When planners in Phoenix first proposed a countywide sales tax to pay for an expanded expressway system and enhanced public transit 29 years ago, officials were so cautious about voters’ preference for highways that they reserved two-thirds of the revenue for the road construction.
But Maricopa County’s enhanced bus service and light rail have been so popular — and such a boon for development — that a new question soon may be put to voters seeking permission to flip that revenue split, a transit consultant who once headed the light-rail operation told a Toledo transportation conference Friday morning.
And with both Millennials and senior citizens now favoring transit-friendly lifestyles, “ ‘density’ is no longer a necessary word, in my opinion, to achieve transit success,” Richard J. Simonetta, a senior manager at the Burns Group of Philadelphia, told more than 150 people at the Toledo Metropolitan Area Council of Governments’ Transportation Summit.
Mr. Simonetta’s presentation wrapped up a six-hour program at the Pinnacle in Maumee that focused on transportation’s potential role in guiding regional revitalization.
Mr. Simonetta, whose career includes stints as head of the Columbus and Ann Arbor transit systems, cited Ann Arbor and Grand Rapids, Mich., along with Phoenix as examples of public transit success.
He outlined how Ann Arbor has developed multiple brands for late-night service, express buses to Detroit Metropolitan-Wayne County Airport, and other specialty rides, while Grand Rapids is about to roll out “bus rapid transit” on a key route and is considering a modern streetcar line for the future.
Both economics and changing priorities are pushing Baby Boomers and Millennials back into cities from sprawling suburbs, Mr. Simonetta said.
The former, he said, because they no longer have use for “two or three automobiles … or a back yard with a pool” while today’s young adults are more likely to meet friends on the Internet than to strut in cars on “cruising” streets.
Phoenix’s light-rail ridership rose in five years to the level forecast for 20 years out, he said, and mixed-use neighborhoods of three-story and four-story buildings with ground level businesses and upper floor apartments and condominiums developed quickly as soon as rails were laid.
In Grand Rapids, public transit has helped the downtown become “a very dynamic place … a haven for Millennials,” Mr. Simonetta said.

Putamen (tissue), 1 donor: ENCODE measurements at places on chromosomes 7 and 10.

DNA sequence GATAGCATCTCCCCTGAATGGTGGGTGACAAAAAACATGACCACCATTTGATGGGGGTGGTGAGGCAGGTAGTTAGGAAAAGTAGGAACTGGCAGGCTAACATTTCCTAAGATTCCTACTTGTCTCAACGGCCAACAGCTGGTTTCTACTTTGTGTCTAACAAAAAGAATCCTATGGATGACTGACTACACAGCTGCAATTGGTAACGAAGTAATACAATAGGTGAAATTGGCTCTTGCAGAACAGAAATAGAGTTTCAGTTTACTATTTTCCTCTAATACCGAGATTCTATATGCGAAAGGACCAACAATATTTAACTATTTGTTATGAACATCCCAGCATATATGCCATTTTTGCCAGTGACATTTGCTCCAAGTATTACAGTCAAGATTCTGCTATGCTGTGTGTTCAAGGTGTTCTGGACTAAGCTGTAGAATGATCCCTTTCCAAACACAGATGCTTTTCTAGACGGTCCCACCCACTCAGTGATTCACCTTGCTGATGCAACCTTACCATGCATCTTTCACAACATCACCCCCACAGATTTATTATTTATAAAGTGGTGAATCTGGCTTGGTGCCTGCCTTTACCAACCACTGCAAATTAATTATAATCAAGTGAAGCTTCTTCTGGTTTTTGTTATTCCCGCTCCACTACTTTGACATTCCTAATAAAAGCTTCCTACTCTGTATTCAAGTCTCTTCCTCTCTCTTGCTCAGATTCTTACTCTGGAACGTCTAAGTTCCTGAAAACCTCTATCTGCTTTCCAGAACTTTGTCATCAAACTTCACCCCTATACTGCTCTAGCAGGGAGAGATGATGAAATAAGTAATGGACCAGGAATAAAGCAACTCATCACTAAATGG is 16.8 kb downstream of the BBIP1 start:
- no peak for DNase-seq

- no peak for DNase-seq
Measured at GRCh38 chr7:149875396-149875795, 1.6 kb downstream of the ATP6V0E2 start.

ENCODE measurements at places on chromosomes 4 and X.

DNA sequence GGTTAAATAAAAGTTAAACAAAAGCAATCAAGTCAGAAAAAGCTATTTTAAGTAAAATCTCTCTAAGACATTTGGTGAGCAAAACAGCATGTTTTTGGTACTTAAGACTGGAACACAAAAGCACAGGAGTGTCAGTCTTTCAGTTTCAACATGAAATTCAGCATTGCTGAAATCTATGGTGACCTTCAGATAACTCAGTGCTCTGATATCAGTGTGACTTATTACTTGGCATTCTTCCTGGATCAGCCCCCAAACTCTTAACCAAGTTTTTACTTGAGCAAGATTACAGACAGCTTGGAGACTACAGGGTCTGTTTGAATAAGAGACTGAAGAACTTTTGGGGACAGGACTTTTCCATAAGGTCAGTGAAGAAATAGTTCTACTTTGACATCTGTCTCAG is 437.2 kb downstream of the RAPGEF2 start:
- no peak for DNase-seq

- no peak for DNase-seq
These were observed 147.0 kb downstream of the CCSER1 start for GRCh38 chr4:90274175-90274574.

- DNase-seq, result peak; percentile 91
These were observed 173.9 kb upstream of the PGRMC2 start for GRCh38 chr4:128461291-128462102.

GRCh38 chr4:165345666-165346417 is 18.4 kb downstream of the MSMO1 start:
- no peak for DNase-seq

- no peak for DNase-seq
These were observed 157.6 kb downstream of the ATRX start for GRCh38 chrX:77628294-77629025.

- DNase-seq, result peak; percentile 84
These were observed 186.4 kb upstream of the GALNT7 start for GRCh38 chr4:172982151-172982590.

Voters there approved new transit taxes in 2000, 2003, and 2007, before turning one down in 2009 and then narrowly passing a renewal and expansion of the existing levies in 2011, he said.
Public transportation presents an opportunity “to create rebirth in the urban core,” the consultant said. “You’ll be successful if you can reinvigorate and reinvent your downtown area.”
In recent years, the Toledo Area Regional Transit Authority has proposed both a switch from its current property-tax subsidies to a half-cent sales tax and development of a downtown bus terminal at Jackson and Superior streets to replace the existing bus loop.
But merchants in some suburban communities — notably Maumee, whose City Council rejected a procedural step necessary for the tax change — said a higher sales tax would cost them customers, while the Valentine Theatre and neighboring downtown businesses protested the potential loss of a surface parking lot where the bus terminal would go.
Mr. Simonetta supported the idea of a sales tax for transit systems, remarking that it spreads the tax burden among a broader population than just landowners, but noted that the Michigan transit systems don’t have that option.
TARTA is the last major Ohio transit system to collect a property tax — actually a combination of two levies — instead of a sales tax.
Earlier in the conference, attendees participated in a live survey — using electronic answer clickers — about what TMACOG should prioritize in its ongoing development of a new 30-year transportation plan for Lucas and Wood counties and Monroe County’s Erie, Bedford, and Whiteford townships.
While expanding public transit got a middling response from the gathering of transportation-agency officials, elected leaders, construction-industry representatives, and others, highway-related areas got much more favorable responses.
Those included relieving traffic congestion, roadway safety improvements, and repairing infrastructure — perhaps not surprising, survey moderator James Bagdonas said, in light of potholes and water-main breaks that have plagued the Toledo area during and after a severe winter.
Of six issues they were offered from which to choose a “top concern” for the region, 68 percent of conference-goers selected “aging infrastructure,” while 13 percent said development of more public transit options was most critical.
Contact David Patch at: firstname.lastname@example.org or 419-724-6094.